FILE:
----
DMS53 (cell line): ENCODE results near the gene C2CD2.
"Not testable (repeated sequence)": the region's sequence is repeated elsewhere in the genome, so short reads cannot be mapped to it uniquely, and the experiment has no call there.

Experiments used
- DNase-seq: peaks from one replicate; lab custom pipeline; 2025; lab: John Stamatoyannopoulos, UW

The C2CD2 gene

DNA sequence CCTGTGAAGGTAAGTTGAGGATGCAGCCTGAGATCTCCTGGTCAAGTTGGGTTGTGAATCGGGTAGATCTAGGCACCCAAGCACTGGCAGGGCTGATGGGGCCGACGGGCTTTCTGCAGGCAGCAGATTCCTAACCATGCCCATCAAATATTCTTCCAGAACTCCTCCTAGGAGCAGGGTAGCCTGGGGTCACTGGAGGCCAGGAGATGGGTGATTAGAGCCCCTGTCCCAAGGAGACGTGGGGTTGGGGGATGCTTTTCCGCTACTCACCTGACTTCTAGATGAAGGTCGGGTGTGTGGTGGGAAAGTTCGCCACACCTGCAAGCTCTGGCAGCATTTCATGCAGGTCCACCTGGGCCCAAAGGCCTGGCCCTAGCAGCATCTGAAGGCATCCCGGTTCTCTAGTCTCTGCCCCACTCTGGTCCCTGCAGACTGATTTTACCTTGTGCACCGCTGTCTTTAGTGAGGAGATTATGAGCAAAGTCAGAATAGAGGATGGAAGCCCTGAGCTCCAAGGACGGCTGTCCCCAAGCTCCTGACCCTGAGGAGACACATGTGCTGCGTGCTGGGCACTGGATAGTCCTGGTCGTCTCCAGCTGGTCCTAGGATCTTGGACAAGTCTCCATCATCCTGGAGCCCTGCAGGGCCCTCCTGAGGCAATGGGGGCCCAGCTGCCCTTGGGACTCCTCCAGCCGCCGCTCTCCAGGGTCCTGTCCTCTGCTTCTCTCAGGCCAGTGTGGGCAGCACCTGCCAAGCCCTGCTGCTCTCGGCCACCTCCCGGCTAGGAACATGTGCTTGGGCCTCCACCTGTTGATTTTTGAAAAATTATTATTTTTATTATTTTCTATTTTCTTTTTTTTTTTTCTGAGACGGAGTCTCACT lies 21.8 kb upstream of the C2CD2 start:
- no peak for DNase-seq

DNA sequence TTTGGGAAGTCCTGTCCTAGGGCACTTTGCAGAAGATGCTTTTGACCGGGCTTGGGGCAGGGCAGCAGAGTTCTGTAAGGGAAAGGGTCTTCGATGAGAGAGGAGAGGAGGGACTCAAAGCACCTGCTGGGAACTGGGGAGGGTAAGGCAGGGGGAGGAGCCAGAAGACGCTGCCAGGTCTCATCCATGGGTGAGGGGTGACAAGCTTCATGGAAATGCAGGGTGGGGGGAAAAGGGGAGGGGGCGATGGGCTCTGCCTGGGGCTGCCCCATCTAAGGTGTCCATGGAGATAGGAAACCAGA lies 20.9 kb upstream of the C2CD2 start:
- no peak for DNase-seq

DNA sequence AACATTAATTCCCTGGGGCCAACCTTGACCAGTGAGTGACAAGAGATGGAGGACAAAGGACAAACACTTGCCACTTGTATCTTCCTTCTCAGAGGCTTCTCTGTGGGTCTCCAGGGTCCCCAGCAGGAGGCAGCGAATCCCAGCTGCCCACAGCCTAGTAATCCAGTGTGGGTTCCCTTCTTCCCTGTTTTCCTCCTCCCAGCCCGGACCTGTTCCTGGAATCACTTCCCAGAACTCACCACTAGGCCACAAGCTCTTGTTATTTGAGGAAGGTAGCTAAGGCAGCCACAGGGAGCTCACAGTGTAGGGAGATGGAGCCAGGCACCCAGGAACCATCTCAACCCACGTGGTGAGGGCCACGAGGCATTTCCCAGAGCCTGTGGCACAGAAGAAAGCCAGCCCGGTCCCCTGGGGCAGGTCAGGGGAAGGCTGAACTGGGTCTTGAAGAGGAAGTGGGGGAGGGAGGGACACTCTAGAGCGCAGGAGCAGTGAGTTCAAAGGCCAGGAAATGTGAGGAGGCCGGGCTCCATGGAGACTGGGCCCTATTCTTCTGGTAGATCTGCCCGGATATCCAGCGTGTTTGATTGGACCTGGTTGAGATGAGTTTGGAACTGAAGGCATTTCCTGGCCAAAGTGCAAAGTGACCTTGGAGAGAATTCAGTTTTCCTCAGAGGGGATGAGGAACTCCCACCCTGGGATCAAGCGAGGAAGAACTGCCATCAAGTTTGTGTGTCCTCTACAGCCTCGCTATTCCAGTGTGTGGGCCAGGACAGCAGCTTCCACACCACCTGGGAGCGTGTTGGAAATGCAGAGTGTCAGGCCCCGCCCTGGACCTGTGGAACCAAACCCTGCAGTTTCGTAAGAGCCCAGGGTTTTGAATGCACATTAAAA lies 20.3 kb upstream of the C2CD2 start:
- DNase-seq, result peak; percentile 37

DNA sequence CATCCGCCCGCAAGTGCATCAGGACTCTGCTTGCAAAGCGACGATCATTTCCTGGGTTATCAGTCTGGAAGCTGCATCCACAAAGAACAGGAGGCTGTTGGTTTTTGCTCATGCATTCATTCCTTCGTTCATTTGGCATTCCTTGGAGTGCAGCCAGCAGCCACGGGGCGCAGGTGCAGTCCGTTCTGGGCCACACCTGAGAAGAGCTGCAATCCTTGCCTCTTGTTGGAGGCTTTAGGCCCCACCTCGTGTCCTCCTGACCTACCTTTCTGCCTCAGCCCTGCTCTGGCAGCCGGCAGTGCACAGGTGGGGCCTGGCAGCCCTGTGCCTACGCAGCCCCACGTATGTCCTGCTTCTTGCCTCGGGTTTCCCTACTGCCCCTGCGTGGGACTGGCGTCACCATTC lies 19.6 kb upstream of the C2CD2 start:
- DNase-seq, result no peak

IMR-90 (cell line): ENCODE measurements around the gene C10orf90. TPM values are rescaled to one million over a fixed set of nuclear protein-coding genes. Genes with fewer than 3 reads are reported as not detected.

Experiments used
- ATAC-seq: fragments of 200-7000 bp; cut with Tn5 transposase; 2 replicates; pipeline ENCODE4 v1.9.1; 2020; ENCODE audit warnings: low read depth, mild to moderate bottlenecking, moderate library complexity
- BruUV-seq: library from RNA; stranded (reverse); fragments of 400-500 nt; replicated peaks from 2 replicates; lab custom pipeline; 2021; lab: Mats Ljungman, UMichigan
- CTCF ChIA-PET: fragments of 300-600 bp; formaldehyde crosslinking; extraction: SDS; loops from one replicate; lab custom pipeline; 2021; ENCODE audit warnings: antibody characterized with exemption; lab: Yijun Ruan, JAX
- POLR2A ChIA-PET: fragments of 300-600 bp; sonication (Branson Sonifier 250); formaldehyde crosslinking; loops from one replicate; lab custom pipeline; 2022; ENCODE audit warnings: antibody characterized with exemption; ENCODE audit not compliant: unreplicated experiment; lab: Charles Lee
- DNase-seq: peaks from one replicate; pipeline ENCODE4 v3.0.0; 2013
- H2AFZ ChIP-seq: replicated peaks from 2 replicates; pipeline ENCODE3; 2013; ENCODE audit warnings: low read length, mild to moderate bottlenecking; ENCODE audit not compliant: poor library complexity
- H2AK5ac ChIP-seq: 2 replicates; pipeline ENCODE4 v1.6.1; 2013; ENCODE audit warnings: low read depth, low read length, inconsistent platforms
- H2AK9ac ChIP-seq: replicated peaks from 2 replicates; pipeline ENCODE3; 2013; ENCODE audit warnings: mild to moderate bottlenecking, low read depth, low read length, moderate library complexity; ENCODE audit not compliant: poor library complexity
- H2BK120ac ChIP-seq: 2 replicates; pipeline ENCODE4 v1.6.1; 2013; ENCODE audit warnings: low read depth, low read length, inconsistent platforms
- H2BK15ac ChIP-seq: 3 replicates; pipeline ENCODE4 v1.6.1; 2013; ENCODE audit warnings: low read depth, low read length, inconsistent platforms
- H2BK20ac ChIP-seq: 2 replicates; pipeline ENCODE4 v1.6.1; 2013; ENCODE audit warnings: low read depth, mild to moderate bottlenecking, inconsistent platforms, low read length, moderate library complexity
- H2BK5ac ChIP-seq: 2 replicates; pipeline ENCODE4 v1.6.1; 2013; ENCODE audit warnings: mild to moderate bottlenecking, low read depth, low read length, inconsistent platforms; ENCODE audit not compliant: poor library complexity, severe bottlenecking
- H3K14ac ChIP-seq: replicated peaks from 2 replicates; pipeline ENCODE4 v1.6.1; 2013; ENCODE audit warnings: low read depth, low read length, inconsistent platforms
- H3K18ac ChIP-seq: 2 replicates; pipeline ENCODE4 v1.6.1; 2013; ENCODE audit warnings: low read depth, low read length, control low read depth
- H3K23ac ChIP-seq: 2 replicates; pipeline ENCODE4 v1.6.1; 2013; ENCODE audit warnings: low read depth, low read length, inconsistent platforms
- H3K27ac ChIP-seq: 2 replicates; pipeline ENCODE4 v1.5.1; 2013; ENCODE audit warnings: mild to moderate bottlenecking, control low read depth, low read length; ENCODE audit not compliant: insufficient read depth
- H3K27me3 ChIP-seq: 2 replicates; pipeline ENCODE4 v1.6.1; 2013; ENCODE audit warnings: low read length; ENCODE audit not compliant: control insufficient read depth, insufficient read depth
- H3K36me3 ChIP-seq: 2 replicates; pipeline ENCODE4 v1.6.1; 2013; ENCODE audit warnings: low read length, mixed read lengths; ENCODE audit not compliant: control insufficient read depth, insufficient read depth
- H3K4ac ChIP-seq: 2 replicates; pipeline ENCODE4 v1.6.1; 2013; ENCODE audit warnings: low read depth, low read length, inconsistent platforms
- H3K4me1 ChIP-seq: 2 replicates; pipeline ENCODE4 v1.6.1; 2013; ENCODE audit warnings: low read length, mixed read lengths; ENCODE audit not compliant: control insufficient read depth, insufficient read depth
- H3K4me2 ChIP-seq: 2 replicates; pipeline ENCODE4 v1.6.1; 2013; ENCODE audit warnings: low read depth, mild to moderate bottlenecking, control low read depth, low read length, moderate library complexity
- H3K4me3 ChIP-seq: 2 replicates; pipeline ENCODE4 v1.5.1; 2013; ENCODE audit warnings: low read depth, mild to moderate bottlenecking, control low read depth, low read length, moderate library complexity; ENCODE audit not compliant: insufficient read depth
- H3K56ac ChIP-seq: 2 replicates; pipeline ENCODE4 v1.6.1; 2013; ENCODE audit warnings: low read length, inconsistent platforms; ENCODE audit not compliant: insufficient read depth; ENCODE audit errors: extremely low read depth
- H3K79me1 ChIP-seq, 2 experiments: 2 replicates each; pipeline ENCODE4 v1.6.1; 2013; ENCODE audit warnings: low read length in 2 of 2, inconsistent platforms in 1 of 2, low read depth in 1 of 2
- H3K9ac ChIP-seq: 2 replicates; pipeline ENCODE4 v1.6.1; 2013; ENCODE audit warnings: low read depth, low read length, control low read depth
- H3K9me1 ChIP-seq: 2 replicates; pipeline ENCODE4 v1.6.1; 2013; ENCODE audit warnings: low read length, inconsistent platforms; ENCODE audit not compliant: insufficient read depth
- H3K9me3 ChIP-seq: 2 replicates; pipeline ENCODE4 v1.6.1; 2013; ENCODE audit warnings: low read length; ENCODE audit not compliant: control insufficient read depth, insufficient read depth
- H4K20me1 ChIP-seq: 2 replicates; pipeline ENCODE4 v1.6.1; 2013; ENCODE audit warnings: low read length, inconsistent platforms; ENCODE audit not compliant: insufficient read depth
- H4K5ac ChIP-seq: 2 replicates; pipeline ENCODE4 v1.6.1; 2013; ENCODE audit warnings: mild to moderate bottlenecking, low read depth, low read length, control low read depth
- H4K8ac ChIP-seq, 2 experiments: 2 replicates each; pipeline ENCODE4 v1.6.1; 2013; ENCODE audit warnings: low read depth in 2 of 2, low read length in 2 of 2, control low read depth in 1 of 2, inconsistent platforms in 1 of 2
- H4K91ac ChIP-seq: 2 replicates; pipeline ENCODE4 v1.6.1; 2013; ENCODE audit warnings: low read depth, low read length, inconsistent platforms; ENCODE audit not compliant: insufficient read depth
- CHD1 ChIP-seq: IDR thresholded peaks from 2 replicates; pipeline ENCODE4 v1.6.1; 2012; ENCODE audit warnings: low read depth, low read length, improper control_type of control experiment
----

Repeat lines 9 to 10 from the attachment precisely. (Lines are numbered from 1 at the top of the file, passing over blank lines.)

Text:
- no peak for DNase-seq

DNA sequence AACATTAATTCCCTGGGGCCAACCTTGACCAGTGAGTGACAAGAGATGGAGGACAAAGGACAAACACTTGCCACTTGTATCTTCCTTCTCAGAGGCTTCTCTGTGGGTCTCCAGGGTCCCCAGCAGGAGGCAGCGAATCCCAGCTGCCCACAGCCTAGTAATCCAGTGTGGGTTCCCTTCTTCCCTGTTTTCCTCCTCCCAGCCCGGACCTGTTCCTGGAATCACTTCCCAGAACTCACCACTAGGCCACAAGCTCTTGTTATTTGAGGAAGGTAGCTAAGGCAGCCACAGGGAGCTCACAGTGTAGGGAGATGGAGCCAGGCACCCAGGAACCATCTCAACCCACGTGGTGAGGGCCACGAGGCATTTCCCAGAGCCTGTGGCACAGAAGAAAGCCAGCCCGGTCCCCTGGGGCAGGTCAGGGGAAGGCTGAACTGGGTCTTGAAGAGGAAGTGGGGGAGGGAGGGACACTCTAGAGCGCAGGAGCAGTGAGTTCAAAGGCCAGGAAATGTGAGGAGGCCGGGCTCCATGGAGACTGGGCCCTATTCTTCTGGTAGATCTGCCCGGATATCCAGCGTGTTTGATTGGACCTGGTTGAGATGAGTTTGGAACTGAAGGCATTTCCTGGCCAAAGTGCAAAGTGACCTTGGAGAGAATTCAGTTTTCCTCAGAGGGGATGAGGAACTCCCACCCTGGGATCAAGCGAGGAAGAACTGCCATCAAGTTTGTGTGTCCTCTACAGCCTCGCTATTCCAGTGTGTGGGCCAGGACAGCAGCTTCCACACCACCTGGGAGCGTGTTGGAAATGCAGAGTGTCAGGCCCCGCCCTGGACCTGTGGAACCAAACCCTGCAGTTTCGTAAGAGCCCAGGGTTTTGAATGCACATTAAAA lies 20.3 kb upstream of the C2CD2 start: